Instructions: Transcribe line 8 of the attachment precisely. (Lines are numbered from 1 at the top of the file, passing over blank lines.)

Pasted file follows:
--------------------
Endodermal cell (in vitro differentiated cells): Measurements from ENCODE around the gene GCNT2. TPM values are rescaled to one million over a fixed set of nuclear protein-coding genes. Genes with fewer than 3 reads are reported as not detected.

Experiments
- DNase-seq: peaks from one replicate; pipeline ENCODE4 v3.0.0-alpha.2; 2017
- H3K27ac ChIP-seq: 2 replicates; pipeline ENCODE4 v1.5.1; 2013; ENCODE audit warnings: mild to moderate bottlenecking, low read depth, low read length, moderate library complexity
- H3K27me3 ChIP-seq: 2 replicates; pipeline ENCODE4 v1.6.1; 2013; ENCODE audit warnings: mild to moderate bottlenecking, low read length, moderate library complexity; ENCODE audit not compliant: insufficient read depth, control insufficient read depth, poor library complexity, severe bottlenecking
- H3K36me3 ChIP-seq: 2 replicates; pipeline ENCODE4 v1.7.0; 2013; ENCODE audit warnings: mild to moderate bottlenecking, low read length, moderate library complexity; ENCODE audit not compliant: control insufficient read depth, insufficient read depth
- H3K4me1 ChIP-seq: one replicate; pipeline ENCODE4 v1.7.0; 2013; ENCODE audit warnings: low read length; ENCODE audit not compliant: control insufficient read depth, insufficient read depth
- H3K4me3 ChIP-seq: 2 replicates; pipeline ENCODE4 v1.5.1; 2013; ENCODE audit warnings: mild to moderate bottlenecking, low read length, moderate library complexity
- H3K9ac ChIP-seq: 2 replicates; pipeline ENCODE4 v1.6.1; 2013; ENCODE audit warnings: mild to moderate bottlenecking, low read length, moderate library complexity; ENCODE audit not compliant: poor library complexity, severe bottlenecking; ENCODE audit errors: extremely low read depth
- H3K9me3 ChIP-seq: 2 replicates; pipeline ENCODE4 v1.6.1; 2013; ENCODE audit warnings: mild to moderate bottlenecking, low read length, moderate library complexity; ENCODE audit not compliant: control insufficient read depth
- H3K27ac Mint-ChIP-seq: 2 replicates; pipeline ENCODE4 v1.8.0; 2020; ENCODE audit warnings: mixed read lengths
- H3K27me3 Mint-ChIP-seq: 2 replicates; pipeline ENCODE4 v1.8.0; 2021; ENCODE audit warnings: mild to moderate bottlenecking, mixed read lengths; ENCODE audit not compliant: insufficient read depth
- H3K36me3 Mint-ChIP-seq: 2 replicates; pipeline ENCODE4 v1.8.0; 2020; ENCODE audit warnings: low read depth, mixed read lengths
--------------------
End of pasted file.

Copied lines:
- H3K4me3 ChIP-seq: 2 replicates; pipeline ENCODE4 v1.5.1; 2013; ENCODE audit warnings: mild to moderate bottlenecking, low read length, moderate library complexity